by Paul Daniel
I find it odd that so little seems to be known, or at least written, about John McCarthy - the John McCarthy of 27 Dorset Street, that is. I would have imagined that, at the time, he should have been regarded with considerable suspicion by the police in the murder of Mary Kelly, but all that appears to be left of any police interviews is a short (very short) statement now held at the Greater London Records Office, along with his deposition to the Inquest, which is hardly longer. To learn more about the lesser characters in this case, I feel, is just as important, or at least as interesting, as the backgrounds to the victims, for instance - of which an immense amount has been discovered in recent years.
I began to find out a little about McCarthy when I had an interesting idea regarding Mary Kelly. The only part of her background that is indisputably backed up by witness statement is that during 1885/6 she was living with a Mrs 'Carthy' in Breezer's Hill. This is still the eighty-metre stretch of street it was then, and leads uphill from Pennington Street to The Highway, which in 1885 was called St George Street, just north of the London Docks North Quay. In 1891 there were still just four houses in this street, and at No 1 lived John and Mary McCarthy. I could hardly credit the coincidence that in 1885 there lived in one of those four houses a Mrs 'Carthy', while just six years later there lived a Mrs McCarthy, and came to the conclusion that the press had misquoted her name in their reports after the murder of Mary Kelly. Carthy is an extremely rare name - there is not even one listed in the current Central London Phone Book, and the only one listed in the Post Office Street Directory for 1885 is William Carthy newsagent, 32a Mile End Road.
It was Mrs Elizabeth Phoenix (living at 157 Bow Common Lane in 1888) who told the police that she believed the Mary Kelly who had been murdered was the same woman who had lived at her brother-in-law's house in Breezer's Hill during 1895/ 6. Mary would have been about 22 the year she stayed in Breezer's Hill, and Mary McCarthy just a year older. We know Kelly was said to be 'tall and pretty, and as fair as a lily' (from Elizabeth Prater, and others who commented on her looks), so I took it a step further. What, I thought, if the reason she left Breezer's Hill was not because, according to Mrs 'Carthy', she went to live with a man who was apparently in the building trade and, she believed, would have married her (this, presumably, being Joe Fleming), but because she was actually carrying on an affair with Mary's husband, John, who was 30 the year Mary Kelly was living with them. An affair that was simply getting out of hand? Might Mary McCarthy have found out and demanded that Mary Kelly leave?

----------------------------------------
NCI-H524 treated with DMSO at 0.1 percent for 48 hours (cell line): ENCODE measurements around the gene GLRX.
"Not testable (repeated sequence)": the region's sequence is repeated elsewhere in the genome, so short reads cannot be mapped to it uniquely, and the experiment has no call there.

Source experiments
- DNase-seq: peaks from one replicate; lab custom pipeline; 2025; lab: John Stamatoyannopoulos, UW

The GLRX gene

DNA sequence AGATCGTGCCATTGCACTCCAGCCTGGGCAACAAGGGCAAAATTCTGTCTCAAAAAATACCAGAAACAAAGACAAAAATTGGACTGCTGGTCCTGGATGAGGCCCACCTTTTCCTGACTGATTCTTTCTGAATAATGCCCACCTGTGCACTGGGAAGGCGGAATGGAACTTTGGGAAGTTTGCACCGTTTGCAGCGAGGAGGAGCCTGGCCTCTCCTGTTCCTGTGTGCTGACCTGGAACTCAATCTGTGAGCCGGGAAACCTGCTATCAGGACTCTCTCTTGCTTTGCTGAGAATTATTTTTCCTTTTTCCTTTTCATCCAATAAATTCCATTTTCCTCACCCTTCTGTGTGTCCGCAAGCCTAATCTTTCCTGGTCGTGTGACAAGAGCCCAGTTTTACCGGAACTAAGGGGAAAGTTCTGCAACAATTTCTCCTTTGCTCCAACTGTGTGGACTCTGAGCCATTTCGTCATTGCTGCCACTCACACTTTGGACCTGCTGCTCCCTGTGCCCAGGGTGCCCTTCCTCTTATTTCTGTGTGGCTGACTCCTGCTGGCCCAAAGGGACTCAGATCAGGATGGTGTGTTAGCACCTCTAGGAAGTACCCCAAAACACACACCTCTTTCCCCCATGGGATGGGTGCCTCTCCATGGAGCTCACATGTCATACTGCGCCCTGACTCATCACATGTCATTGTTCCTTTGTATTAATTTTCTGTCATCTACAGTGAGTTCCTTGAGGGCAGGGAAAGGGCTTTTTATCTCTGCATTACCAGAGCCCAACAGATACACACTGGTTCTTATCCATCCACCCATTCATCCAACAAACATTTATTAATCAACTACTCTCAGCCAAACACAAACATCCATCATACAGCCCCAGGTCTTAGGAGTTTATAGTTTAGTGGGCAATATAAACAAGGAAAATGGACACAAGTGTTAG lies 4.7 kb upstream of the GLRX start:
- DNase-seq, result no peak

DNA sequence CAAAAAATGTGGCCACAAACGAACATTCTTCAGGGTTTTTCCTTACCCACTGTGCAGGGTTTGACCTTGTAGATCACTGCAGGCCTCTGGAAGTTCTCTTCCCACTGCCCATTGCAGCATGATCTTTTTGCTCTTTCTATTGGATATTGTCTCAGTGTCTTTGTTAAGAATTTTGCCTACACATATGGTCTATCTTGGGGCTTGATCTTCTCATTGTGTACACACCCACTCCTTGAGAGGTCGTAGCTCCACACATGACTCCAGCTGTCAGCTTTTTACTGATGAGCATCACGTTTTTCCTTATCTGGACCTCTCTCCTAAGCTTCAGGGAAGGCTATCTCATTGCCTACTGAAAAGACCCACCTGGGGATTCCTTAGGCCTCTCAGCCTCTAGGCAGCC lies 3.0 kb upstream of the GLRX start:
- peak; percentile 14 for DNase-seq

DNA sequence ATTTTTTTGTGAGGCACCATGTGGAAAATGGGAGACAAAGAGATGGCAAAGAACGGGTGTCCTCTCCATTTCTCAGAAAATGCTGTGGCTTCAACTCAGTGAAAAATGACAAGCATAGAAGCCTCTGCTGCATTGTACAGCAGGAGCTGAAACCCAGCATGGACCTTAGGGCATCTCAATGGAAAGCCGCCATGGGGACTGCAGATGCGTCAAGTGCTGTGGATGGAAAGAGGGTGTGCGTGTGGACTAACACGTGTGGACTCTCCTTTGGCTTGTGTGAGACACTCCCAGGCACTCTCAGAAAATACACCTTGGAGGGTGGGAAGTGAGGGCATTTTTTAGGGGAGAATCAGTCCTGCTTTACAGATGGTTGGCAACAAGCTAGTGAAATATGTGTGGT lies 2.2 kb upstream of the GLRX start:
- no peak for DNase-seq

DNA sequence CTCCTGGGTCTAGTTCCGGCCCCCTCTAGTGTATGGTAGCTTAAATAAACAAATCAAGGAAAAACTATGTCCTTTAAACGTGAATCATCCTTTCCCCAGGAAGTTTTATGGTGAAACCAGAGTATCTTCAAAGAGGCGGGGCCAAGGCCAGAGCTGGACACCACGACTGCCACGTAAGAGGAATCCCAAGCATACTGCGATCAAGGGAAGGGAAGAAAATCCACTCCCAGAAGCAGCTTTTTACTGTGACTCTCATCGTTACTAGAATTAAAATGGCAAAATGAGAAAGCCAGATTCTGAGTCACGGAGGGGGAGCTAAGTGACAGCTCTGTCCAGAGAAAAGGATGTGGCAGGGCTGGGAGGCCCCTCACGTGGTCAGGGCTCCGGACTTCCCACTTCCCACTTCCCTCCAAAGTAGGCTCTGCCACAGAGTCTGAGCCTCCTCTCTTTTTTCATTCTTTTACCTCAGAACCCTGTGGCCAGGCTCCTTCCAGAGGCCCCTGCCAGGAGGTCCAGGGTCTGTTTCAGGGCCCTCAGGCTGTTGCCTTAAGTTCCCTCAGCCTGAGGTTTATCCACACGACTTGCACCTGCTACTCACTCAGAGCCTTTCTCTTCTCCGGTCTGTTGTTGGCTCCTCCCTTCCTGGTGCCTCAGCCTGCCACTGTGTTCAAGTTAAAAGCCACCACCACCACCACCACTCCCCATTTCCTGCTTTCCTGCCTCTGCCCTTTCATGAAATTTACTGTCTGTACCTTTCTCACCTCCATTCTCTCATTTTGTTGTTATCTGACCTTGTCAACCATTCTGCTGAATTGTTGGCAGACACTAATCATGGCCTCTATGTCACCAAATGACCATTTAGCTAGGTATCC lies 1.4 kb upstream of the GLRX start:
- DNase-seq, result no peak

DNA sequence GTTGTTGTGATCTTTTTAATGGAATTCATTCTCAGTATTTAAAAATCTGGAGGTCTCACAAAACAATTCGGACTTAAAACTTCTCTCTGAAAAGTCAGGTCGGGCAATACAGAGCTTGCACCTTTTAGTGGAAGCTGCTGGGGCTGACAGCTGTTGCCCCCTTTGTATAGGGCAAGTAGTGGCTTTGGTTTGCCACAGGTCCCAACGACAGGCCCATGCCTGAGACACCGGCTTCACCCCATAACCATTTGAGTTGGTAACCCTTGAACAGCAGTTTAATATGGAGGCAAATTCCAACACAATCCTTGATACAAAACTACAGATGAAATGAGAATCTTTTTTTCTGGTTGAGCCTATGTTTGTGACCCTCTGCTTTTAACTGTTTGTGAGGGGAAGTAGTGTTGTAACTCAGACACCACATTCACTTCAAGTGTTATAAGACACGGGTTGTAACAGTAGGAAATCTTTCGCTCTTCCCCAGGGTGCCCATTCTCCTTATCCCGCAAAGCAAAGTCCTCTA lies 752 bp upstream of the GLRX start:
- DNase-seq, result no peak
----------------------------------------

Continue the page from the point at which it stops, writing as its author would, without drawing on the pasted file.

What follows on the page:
Nothing to show one way or the other. So be it. But then comes the very strange coincidence that three years later, there is Mary Kelly living in Miller's Court and paying rent to - yes, a John McCarthy. Could this be the same McCarthy? If so, it could provide a very rational reason for the amount of arrears in rent that she had been allowed to build up for her Miller's Court abode in 1888. At a time when many other women could not get lodgings for a single night if they didn't have the necessary fourpence, here was Mary Kelly owing more than six weeks rent. Was this for 'old times sake', I asked myself. Was something possibly still continuing? It seemed a very logical solution to a question that has puzzled experts on this case for many years.
Further research was needed, but as fate would have it, I swiftly disproved my idea - sad to say, they were not the same John McCarthy! But my continuing research threw up the curious fact that in 1891, living at 157 Bow Common Lane (Elizabeth Phoenix's 1888 address) there was a certain Eugene McCarthy, 31, a cooper, which makes a possibility of another connection between Elizabeth Phoenix and the house at No 1 Breezer's Hill. More research may find a link between Eugene and John McCarthy, but I also began to find out a little bit more about the Dorset Street McCarthy.
Born in 1851 in France, though a British subject, he appears to have been a stable family man. Living in the same house for more than ten years (possibly longer), he provided lodgings for his brother, Daniel, (a competing grocer with premises down the road at No 35 Dorset Street), and his wife, Ann; and for another relation, also called John, and his wife, Mary along with their son George. He outlived his only wife, Elizabeth, by twenty years, dying on 16th June 1934 at 83 years of age, and was buried beside her at St Patrick's Roman Catholic Cemetery in Leytonstone.
He must certainly have witnessed some great changes in the East End during the years between the Whitechapel Murders and his death. John and Elizabeth had four children by the beginning of the 1890's (all daughters: Margaret, Elizabeth, Ann and Nelly) - and maybe more after that. Further research may reveal the answer to that last possibility, but I doubt that it will bring us any closer to discovering why John McCarthy allowed Mary Kelly to build up 29/- in back rent by the time of her death.
This article first appeared in Issue 8 of Ripperologist, published by the Cloak & Dagger Club.